Read more from our testing of on-ear headphones here.


Best matte lipstick: Stila Stay All Day Liquid Lipstick ($11, originally $22; amazon.com or $22; nordstrom.com and stilacosmetics.com)

Stila Stay All Day Liquid Lipstick
Stila Stay All Day Liquid Lipstick

The Stila Stay All Day Liquid Lipstick has thousands of 5-star ratings across the internet, and it’s easy to see why. True to its name, this product clings to your lips for hours upon hours, burritos and messy breakfast sandwiches be damned. It’s also surprisingly moisturizing for such a superior stay-put formula, a combo that’s rare to come by.

Read more from our testing of matte lipsticks here.

Best everyday liquid liner: Stila Stay All Day Waterproof Liquid Eyeliner ($22; stilacosmetics.com or macys.com)

Stila Stay All Day Waterproof Liquid Eyeliner
Stila Stay All Day Waterproof Liquid Eyeliner

The Stila Stay All Day Waterproof Liquid Eyeliner is a longtime customer favorite — hence its nearly 7,500 5-star reviews on Sephora — and for good reason. We found it requires little to no effort to create a precise wing, the liner has superior staying power and it didn’t irritate those of us with sensitive skin after full days of wear. As an added bonus, it’s available in a whopping 12 shades.

Read more from our testing of liquid eyeliners here.

Work-from-home essentials

Best office chair: Steelcase Series 1 (starting at $381.60; amazon.com or $415, wayfair.com)

Steelcase Series 1
Steelcase Series 1

The Steelcase Series 1 scored among the highest overall, standing out as one of the most customizable, high-quality, comfortable office chairs on the market. At $415, the Steelcase Series 1 beat out most of its pricier competitors across testing categories, scoring less than a single point lower than our highest-rated chair, the $1,036 Steelcase Leap, easily making it the best bang for the buck and a clear winner for our best office chair overall.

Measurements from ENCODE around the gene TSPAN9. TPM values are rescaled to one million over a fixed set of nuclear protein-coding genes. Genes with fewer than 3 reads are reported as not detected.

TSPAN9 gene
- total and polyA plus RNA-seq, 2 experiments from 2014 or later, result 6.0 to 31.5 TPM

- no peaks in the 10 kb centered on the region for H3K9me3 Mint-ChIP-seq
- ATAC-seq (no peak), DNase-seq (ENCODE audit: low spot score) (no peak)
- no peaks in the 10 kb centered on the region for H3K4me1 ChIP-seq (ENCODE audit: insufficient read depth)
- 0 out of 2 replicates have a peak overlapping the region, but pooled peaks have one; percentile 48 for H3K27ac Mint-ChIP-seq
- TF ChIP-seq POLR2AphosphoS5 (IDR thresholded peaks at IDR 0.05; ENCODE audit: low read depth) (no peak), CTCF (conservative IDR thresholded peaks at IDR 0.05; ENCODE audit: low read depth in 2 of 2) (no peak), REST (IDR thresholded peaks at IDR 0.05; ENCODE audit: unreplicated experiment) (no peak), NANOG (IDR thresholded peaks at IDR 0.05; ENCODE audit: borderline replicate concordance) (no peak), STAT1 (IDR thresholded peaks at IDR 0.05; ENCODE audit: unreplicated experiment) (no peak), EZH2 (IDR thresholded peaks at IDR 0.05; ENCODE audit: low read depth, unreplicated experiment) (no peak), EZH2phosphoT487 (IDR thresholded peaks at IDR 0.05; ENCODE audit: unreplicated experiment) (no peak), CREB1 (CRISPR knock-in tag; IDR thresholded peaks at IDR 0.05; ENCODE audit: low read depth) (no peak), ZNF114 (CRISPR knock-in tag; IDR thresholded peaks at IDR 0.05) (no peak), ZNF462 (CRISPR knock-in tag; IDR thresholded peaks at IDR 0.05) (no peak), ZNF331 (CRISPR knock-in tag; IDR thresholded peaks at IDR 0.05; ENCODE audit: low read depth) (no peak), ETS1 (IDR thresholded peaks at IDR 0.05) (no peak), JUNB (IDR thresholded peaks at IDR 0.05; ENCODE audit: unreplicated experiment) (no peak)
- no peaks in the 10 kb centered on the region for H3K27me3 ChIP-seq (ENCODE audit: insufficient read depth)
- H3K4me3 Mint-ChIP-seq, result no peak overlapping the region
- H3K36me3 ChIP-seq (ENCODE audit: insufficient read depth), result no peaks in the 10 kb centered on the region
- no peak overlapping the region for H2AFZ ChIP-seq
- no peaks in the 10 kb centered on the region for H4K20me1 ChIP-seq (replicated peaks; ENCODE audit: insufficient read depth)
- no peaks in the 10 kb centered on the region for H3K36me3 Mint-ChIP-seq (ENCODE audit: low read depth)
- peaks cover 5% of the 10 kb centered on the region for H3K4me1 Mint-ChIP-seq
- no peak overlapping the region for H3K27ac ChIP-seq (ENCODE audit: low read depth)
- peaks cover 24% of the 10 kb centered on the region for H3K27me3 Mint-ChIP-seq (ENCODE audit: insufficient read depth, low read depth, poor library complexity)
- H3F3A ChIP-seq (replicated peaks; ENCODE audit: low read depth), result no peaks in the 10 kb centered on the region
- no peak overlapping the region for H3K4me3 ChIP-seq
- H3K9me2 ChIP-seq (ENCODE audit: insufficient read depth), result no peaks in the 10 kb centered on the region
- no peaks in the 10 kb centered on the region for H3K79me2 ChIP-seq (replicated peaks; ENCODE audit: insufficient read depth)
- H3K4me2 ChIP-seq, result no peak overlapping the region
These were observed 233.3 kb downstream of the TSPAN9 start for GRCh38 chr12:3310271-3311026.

Read more from our testing of office chairs here.

Best ergonomic keyboard: Logitech Ergo K860 ($129.99; logitech.com)

Logitech Ergo K860
Logitech Ergo K860

We found the Logitech Ergo K860 to be a phenomenally comfortable keyboard. Its build, featuring a split keyboard (meaning there’s a triangular gap down the middle) coupled with a wave-like curvature across the body, allows both your shoulders and hands to rest in a more natural position that eases the tension that can often accompany hours spent in front of a regular keyboard. Add the cozy palm rest along the bottom edge and you’ll find yourself sitting pretty comfortably.

Read more from our testing of ergonomic keyboards here.

Best ergonomic mouse: Logitech MX Master 3 ($99.99; logitech.com)

Logitech MX Master 3
Logitech MX Master 3

The Logitech MX Master 3 is an unequivocally comfortable mouse. It’s shaped to perfection, with special attention to the fingers that do the clicking. Using it felt like our fingers were lounging — with a sculpted ergonomic groove for nearly every finger.

Read more from our testing of ergonomic mice here.

Best ring light: Emart 10-Inch Selfie Ring Light ($25.99; amazon.com)

Emart 10-Inch Selfie Ring Light
Emart 10-Inch Selfie Ring Light

The Emart 10-Inch Standing Ring Light comes with a tripod that’s fully adjustable — from 19 inches to 50 inches — making it a great option whether you’re setting it atop your desk for video calls or need some overhead lighting so no weird shadows creep into your photos. Its three light modes (warm, cool and a nice mix of the two), along with 11 brightness levels (among the most settings on any of the lights we tested), ensure you’re always framed in the right light. And at a relatively cheap $35.40, this light combines usability and affordability better than any of the other options we tested.

Read more from our testing of ring lights here.


Best linen sheets: Parachute Linen Sheet Set (starting at $149; parachute.com)

Parachute Linen Sheets
Parachute Linen Sheets

Well made, luxurious to the touch and with the most versatile shopping options (six sizes, nine colors and the ability to order individual sheets), the linen sheets from Parachute were, by a narrow margin, our favorite set. From the satisfying unboxing to a sumptuous sleep, with a la carte availability, Parachute set the gold standard in linen luxury.

Read more from our testing of linen sheets here.

Best shower head: Kohler Forte Shower Head (starting at $74.44; amazon.com)

Kohler Forte Shower Head
Kohler Forte Shower Head

Hands down, the Kohler Forte Shower Head provides the best overall shower experience, offering three distinct settings. Backstory: Lots of shower heads out there feature myriad “settings” that, when tested, are pretty much indecipherable. The Forte’s three sprays, however, are each incredibly different and equally successful. There’s the drenching, full-coverage rain shower, the pulsating massage and the “silk spray” setting that is basically a super-dense mist. The Forte manages to achieve all of this while using only 1.75 gallons per minute (GPM), making it a great option for those looking to conserve water.

Read more from our testing of shower heads here.

Best humidifier: TaoTronics Cool Mist Humidifier (starting at $49.99; amazon.com)